We all know that poynting vector points in the direction of the wave propagation and it's value of power supplied to a unit area.

So while deriving poynting theorm, the energy flown out of the system can be written as

$$\int S \cdot da$$ Where da is an infinitesimally small area element.

But I don't understand why do we use $S$ and $da$ as vector i.e. why do we write energy flown out of the system as

$$\int \vec S \cdot d\vec a$$


1 Answer 1


The Poynting vector does not always point in the direction of wave propagation. In vacuum it does, but in a general medium the electric field has a component in the direction of propagation, while $\vec E \times \vec B$ is clearly perpendicular to $\vec E$.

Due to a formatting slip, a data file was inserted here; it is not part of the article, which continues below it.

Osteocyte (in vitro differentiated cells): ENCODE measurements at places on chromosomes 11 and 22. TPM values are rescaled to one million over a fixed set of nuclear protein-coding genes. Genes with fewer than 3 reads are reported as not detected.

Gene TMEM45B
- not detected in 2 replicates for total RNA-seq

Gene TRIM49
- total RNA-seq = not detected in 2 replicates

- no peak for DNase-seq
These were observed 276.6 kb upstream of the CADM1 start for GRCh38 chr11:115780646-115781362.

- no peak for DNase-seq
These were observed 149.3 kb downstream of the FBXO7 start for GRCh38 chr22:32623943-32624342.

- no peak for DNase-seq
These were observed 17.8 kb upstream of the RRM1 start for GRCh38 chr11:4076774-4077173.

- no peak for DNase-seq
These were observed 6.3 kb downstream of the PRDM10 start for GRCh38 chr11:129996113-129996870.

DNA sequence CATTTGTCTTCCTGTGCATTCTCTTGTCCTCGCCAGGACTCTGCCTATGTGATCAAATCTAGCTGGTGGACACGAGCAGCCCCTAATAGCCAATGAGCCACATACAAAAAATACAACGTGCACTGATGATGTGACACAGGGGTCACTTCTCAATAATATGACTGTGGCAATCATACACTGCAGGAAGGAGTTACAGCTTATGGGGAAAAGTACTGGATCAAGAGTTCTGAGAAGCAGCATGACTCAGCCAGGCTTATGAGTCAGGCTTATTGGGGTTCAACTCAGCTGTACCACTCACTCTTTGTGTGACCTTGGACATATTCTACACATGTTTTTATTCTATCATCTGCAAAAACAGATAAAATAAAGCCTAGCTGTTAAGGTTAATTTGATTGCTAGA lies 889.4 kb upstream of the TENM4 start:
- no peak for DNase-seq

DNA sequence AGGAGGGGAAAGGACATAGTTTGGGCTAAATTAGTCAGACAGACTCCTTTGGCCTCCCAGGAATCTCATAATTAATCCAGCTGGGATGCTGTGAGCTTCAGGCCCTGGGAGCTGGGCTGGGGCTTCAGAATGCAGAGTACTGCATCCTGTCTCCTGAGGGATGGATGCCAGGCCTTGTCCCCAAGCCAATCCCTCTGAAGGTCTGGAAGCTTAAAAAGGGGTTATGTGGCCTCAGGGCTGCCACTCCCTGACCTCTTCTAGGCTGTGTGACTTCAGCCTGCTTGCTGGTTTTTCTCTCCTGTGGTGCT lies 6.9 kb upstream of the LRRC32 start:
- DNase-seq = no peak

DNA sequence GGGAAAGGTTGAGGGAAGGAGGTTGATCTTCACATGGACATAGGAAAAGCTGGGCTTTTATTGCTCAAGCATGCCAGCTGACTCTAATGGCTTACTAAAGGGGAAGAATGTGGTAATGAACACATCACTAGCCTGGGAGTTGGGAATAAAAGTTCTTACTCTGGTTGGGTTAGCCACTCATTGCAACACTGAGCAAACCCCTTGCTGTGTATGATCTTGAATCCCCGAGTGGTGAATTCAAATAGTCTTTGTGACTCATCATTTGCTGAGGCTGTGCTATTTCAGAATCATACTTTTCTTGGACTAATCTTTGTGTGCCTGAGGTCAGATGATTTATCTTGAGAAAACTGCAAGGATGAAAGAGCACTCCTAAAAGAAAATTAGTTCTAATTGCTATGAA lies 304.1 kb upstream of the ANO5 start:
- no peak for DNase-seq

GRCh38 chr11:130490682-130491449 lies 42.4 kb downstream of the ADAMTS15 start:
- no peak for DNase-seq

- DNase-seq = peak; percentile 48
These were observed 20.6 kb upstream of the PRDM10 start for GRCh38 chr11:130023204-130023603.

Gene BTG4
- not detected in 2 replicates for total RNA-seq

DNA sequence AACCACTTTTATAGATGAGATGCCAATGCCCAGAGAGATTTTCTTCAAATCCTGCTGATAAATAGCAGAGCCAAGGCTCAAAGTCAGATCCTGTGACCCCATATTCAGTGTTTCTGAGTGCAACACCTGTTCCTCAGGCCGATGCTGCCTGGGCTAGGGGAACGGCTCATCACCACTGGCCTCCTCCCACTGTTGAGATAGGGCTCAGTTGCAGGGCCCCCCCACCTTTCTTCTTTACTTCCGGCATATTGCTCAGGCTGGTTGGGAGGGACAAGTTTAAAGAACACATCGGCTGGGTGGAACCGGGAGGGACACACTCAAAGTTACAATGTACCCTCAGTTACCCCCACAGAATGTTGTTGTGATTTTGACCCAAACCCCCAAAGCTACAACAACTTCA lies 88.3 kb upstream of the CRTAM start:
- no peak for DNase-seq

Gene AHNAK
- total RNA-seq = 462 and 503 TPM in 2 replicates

It's also worth noting that the Poynting vector is defined even for static fields, so there need not be any notion of waves at all.

But to address your actual question, the flux of a vector field through a surface depends on the relative orientation of the surface with respect to the field. You need the notion of a dot product to formalize this.

Presumably if you're talking about Poynting's theorem you've already learned about Gauss' law, so you've seen all of this before.


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